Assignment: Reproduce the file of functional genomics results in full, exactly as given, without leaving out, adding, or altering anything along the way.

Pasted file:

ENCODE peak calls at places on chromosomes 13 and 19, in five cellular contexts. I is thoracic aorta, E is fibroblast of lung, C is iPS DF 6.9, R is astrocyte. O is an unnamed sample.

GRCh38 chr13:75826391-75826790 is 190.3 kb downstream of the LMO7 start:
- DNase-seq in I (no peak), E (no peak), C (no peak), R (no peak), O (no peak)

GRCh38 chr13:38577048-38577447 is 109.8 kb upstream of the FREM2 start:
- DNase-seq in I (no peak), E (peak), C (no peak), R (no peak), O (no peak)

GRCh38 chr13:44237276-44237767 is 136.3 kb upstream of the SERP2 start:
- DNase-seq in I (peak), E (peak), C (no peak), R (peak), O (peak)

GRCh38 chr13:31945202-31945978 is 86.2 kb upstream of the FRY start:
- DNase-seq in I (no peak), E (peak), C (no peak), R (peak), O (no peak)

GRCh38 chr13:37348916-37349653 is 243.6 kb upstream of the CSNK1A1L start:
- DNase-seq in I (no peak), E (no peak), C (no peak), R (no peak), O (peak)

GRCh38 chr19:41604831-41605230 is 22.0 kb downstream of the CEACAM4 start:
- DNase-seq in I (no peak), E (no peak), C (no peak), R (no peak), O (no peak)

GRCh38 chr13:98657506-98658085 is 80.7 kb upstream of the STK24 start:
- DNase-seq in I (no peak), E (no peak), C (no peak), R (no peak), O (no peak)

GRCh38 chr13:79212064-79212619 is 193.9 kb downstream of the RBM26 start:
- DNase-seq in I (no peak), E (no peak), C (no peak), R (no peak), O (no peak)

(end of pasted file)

ENCODE peak calls at places on chromosomes 13 and 19, in five cellular contexts. I is thoracic aorta, E is fibroblast of lung, C is iPS DF 6.9, R is astrocyte. O is an unnamed sample.

GRCh38 chr13:75826391-75826790 is 190.3 kb downstream of the LMO7 start:
- DNase-seq in I (no peak), E (no peak), C (no peak), R (no peak), O (no peak)

GRCh38 chr13:38577048-38577447 is 109.8 kb upstream of the FREM2 start:
- DNase-seq in I (no peak), E (peak), C (no peak), R (no peak), O (no peak)

GRCh38 chr13:44237276-44237767 is 136.3 kb upstream of the SERP2 start:
- DNase-seq in I (peak), E (peak), C (no peak), R (peak), O (peak)

GRCh38 chr13:31945202-31945978 is 86.2 kb upstream of the FRY start:
- DNase-seq in I (no peak), E (peak), C (no peak), R (peak), O (no peak)

GRCh38 chr13:37348916-37349653 is 243.6 kb upstream of the CSNK1A1L start:
- DNase-seq in I (no peak), E (no peak), C (no peak), R (no peak), O (peak)

GRCh38 chr19:41604831-41605230 is 22.0 kb downstream of the CEACAM4 start:
- DNase-seq in I (no peak), E (no peak), C (no peak), R (no peak), O (no peak)

GRCh38 chr13:98657506-98658085 is 80.7 kb upstream of the STK24 start:
- DNase-seq in I (no peak), E (no peak), C (no peak), R (no peak), O (no peak)

GRCh38 chr13:79212064-79212619 is 193.9 kb downstream of the RBM26 start:
- DNase-seq in I (no peak), E (no peak), C (no peak), R (no peak), O (no peak)